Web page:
Working out in the morning may help you lose more weight than working out in the afternoon (10). One study found morning exercise can burn up to 20 percent more body fat than working out later in the day (11).

Plus, you might be able to double down on weight loss efforts by skipping breakfast. One study discovered that people who worked out on an empty stomach first thing in the morning burned double the fat compared to those who ate breakfast first (1).

You might burn more fat after your workout, too. Another study suggests exercising before breakfast can increase fat oxidation for up to 24 hours (12).

Be More Productive

Many people claim an early morning workout makes them more productive all day long. Don’t believe them? One study suggests that morning exercise improves energy levels, alertness, focus, and decision-making—all factors that can translate to a more productive workday (13).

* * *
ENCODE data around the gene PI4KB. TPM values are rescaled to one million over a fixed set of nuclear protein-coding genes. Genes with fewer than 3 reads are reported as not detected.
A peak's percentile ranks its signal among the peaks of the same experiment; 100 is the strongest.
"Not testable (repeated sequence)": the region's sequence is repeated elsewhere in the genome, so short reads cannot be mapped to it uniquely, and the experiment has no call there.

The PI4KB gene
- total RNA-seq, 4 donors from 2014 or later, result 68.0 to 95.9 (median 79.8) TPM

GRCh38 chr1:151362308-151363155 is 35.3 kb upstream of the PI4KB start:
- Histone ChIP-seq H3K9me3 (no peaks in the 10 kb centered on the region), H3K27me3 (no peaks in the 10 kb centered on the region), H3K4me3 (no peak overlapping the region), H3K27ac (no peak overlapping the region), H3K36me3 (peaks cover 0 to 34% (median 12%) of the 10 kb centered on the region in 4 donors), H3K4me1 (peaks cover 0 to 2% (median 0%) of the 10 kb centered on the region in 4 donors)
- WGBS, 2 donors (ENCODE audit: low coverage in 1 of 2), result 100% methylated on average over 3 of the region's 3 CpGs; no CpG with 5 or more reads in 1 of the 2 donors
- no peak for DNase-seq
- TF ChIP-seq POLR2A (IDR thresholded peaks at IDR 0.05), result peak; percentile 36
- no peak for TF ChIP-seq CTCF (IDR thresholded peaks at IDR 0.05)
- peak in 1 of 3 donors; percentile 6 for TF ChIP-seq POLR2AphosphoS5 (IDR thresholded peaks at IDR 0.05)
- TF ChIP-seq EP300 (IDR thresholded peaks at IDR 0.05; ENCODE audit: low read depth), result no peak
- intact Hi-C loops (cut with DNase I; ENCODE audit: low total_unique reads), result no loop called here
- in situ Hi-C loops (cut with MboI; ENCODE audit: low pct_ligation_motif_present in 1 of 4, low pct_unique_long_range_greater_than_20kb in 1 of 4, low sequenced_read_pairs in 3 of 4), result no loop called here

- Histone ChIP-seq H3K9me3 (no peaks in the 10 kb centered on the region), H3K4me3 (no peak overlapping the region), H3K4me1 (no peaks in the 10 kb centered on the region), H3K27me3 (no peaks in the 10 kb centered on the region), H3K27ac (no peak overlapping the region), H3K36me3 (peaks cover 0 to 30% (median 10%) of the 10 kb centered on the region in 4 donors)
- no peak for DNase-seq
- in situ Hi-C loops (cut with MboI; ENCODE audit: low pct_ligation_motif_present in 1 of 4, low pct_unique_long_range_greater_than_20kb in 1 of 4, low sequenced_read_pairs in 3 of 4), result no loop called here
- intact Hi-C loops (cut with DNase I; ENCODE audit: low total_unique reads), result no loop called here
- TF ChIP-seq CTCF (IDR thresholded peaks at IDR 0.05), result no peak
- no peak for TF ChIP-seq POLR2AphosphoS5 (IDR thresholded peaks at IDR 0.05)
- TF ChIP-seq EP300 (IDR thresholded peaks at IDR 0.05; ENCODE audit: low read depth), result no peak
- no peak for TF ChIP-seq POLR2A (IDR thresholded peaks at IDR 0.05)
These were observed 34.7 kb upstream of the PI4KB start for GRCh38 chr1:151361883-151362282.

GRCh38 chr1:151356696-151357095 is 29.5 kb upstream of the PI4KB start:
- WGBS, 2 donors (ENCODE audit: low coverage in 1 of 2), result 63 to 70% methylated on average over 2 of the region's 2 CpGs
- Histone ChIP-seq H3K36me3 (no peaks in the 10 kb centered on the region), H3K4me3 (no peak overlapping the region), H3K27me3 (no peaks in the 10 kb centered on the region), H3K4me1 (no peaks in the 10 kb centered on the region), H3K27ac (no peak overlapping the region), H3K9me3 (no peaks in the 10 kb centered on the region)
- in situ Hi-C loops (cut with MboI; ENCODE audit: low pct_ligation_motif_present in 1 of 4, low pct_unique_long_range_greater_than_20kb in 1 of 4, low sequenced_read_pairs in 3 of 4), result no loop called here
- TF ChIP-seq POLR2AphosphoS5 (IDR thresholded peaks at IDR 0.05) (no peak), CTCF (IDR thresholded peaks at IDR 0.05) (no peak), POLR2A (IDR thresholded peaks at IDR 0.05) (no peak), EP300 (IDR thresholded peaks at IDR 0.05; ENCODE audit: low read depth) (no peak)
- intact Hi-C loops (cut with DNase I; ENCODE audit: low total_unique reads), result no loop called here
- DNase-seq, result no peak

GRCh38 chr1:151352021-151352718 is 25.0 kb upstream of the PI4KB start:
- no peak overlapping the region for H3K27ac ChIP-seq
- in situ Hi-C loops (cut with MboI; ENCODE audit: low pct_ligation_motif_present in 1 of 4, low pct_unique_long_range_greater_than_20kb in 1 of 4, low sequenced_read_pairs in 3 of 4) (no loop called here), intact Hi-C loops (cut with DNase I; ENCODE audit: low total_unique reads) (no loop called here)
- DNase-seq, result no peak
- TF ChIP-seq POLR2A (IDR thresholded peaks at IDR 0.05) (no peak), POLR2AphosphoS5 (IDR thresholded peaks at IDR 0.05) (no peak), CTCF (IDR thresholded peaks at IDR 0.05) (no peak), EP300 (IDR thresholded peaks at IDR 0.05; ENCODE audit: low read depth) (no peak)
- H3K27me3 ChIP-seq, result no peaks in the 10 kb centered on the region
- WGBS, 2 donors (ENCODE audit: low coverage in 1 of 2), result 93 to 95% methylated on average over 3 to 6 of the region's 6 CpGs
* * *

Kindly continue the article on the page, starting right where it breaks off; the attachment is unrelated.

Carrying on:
Morning Workout Considerations

If you’re planning to take full advantage of morning workouts, there are some considerations to get the most out of your routine.

Do a Longer Warmup

Your core body temperature is naturally lower in the morning, meaning you’ll need to warm up longer before a morning workout to achieve the same performance as in the afternoon or evening. Luckily, studies show a proper warmup can mitigate any time-of-day performance differences (2).

Fuel for Better Performance